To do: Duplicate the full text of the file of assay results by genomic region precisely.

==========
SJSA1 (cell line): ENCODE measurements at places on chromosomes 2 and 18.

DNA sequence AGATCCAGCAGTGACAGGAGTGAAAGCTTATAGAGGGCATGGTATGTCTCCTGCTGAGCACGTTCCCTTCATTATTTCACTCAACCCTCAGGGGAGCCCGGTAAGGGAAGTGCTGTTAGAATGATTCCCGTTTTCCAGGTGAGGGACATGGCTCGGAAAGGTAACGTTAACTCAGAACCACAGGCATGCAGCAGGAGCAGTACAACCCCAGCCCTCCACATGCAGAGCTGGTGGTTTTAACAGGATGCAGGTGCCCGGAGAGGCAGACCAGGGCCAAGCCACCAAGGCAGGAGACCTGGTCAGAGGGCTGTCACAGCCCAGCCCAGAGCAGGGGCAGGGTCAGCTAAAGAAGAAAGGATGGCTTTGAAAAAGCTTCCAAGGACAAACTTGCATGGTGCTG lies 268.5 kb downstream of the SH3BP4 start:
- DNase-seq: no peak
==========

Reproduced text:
SJSA1 (cell line): ENCODE measurements at places on chromosomes 2 and 18.

DNA sequence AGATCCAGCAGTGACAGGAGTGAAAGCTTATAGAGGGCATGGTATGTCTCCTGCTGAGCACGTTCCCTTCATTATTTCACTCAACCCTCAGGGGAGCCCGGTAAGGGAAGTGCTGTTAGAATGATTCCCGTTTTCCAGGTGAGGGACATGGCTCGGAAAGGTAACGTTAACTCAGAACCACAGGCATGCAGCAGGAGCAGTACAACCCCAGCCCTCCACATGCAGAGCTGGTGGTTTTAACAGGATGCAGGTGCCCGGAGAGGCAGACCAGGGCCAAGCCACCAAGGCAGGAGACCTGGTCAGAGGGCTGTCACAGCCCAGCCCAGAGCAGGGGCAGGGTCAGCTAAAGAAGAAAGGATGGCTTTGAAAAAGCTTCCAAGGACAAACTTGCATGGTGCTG lies 268.5 kb downstream of the SH3BP4 start:
- DNase-seq: no peak